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Most importantly, what must change in order for the falling object to change its speed? Is it the distance to the centre of the planet? If you pull the earth away from the object as the object falls, will the object slow down or will it keep accelerating?

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4 Answers 4

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As long as there's a non-zero net force acting on the object, it will have a non-zero acceleration and therefore it will continuously change its velocity: $$\vec{F} = m\vec{a}.$$

In the case of gravity, the force is inversely proportional to the distance between the objects squared: $$\vec{F}_G = G\frac{m_1m_2}{r^2}\frac{\vec{r}}{r},$$ where $\vec{r}$ is the vector connecting the two objects and $r=|\vec{r}|$ its length. So the closer the objects are, the stronger the force or -equivalently- the acceleration. Notice that the acceleration is only zero if the objects are infinitely far apart. (I'm assuming no drag, let's only consider the gravitational force for simplicity)

If you pull the earth in the same direction the object is falling so that you maintain the same distance $r$ at all times the object will just keep falling with a constant acceleration. If you pull it faster, the distance will increase and the acceleration will therefore decrease, meaning the velocity of the object will increase more slowly than before. But it will never decrease. Pulling the earth more slowly will only decrease how much the acceleration would increase if you hadn't pulled, so again the velocity keeps increasing.

So to summarize, the object's velocity will always increase, unless you can get the distance to infinity, which should only take you about - an infinite amount of time. And even then you can only get to a constant velocity, never a decreasing one. You need a repulsive force for that (or additional attractive forces on the other side of the object).

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So if you pulled the earth away at constant velocity, no matter what that velocity is, the object will eventually reach it because its speed would never stop accelerating? –  mtanti Mar 30 '13 at 12:12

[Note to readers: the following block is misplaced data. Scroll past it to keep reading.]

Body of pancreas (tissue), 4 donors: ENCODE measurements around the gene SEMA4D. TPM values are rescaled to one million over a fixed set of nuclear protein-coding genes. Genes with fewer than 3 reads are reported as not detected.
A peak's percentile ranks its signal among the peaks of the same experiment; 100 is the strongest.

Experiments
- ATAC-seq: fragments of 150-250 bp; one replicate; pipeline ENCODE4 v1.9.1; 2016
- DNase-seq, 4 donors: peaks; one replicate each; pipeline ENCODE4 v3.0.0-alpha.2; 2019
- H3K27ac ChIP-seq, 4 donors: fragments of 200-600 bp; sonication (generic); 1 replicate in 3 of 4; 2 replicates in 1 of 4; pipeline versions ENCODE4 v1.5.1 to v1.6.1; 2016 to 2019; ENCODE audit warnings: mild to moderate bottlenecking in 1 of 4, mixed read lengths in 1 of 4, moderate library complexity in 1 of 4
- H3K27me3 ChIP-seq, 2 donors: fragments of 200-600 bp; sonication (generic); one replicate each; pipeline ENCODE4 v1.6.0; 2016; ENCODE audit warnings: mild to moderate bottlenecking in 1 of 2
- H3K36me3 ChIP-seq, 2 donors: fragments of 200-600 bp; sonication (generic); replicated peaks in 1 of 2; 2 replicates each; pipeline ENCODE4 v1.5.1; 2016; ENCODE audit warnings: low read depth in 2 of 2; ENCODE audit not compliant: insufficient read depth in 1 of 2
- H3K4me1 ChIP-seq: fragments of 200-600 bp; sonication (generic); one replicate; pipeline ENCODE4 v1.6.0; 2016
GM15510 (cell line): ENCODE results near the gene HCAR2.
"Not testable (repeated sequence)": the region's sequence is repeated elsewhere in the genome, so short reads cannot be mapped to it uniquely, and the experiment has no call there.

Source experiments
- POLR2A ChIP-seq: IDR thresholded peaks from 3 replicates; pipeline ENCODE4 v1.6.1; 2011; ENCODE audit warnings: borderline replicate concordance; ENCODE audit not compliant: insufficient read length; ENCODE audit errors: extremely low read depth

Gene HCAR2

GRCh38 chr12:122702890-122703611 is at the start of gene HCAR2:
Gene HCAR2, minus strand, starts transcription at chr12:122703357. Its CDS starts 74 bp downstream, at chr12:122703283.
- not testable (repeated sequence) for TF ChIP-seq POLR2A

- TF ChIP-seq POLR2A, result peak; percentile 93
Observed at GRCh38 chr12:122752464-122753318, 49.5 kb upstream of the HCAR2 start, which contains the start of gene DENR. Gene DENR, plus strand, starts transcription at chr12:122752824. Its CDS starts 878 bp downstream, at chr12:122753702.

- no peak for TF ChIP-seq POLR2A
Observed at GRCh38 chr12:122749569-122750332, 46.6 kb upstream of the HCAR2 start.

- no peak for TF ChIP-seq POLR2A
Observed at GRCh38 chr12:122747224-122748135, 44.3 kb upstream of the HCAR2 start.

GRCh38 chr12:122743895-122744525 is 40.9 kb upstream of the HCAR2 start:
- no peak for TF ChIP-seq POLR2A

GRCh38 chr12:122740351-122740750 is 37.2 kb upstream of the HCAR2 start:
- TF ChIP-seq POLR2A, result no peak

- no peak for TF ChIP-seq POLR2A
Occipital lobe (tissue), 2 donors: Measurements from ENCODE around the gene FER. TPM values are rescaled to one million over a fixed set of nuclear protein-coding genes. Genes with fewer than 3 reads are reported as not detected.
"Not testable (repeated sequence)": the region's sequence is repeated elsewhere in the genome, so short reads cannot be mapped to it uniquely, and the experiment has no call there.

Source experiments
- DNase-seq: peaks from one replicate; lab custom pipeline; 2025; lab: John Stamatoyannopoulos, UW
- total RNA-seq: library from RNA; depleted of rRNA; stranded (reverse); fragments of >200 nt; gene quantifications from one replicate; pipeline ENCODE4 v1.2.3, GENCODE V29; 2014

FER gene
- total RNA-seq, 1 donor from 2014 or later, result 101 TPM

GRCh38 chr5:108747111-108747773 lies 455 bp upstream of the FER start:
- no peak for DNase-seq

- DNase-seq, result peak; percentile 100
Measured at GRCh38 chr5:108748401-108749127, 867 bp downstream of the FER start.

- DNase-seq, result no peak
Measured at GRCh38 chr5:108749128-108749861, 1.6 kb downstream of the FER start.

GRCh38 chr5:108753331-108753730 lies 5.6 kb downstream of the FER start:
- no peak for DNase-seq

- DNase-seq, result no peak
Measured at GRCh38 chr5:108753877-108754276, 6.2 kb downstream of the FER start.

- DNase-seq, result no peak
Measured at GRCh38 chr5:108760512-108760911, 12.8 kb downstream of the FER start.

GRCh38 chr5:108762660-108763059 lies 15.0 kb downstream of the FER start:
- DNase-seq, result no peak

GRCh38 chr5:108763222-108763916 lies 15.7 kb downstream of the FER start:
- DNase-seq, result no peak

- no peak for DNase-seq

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@mtanti Pulling away the earth at constant velocity actually doesn't make much sense, because a constant velocity implies zero acceleration and therefore zero force, meaning you're not pulling at all. But no, it is possible to keep accelerating the earth away such that the distance between the earth and the object remains the same (I mentioned this in my answer as well) which means by definition that the object will never reach the earth. –  Wouter Mar 30 '13 at 12:29
    
No I mean if the earth wasn't accelerating but moving away at constant velocity, the falling object would always be increasing its speed such that it will eventually reach the earth. –  mtanti Mar 30 '13 at 12:32
    
@mtanti Indeed. Of course our simple picture of newtonian mechanics isn't complete and we need to keep relativity in the back of our minds, but let's say we keep the velocity within the classical range. Getting the earth to relativistic speeds is a herculean task anyway. Note that the earth is already moving, it's not static. So if the object happens to be falling in the same direction as the motion of the earth around the sun (which is close to linear for short time periods) that's the situation you're describing. And for higher constant velocities, the same goes. –  Wouter Mar 30 '13 at 12:48
    
In Newtonian mechanics, an object A with a non-zero acceleration moving in the same direction as an object B with zero acceleration will always catch up with that second object B. You can even calculate when that happens by comparing $v_A(t) = at + v_{0A}$ with $v_B(t) = v_{B0}$. (assuming object A has a constant acceleration this is easy but you can do the same if it is a function of time; and also assuming the motion is linear but again you can generalize this) –  Wouter Mar 30 '13 at 12:53